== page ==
Seattle activists tomorrow are launching a first-of-its-kind app for iPhones and Androids that will funnel citizens' anonymous tips on suspected prostitution activities to law enforcement through a secure website that can only be accessed by police officers, reports the Seattle Times. The idea behind the app is to help fill two glaring gaps: Teach citizens how to identify signs of sex-trafficking and give them an easy way to do something about it; and provide law enforcement with data that can potentially help officers rescue victims and build criminal cases against pimps and men who pay for sex.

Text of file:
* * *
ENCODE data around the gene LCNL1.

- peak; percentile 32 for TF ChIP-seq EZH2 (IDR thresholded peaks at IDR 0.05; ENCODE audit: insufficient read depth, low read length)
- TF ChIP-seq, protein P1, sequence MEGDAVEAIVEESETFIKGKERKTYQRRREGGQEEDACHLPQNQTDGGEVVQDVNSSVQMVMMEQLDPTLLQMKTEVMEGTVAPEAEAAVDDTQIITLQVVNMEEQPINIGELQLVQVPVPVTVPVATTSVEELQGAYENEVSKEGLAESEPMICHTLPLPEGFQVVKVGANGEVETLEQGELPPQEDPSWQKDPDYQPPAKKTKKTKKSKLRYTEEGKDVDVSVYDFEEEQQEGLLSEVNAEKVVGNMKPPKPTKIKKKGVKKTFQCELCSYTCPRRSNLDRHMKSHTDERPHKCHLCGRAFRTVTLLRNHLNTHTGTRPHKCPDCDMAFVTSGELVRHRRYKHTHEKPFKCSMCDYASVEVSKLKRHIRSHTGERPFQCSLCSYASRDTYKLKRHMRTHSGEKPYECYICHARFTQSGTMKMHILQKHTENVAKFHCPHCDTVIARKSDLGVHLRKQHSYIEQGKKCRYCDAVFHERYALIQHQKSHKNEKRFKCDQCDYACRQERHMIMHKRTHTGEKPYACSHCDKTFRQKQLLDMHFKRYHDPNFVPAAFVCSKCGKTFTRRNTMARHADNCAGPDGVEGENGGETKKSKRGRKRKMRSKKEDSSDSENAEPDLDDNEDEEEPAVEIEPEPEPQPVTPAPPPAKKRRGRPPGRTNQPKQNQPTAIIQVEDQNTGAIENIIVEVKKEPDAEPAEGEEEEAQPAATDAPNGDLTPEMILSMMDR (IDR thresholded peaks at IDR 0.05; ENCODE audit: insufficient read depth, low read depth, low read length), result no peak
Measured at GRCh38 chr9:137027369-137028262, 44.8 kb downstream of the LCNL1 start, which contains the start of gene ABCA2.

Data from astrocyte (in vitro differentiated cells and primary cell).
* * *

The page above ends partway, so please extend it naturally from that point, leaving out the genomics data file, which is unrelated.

“There are a lot of scenarios that don't amount to a 911 call,” said Joel Banks, a member of the sheriff's Street Crimes Unit, which investigates prostitution-related cases. “I thought (the app) was a pretty clever way to see that gap and fill it in.” A patrol officer isn't going to respond to a report of, say, a man in his 30s berating a teenager on the side of the road, or to a tip that an “obviously older man in a stereotypical 'pimp car' ” is riding around with a much younger girl, because those situations aren't crimes, Banks said. Through the app, citizens will be able to report suspicions, upload photos and GPS locations, and provide information on a business, vehicle or person — whether that person is a suspected prostitute, pimp or buyer. Officers will be able to search and review reports and view a map of all reported incidents in an area.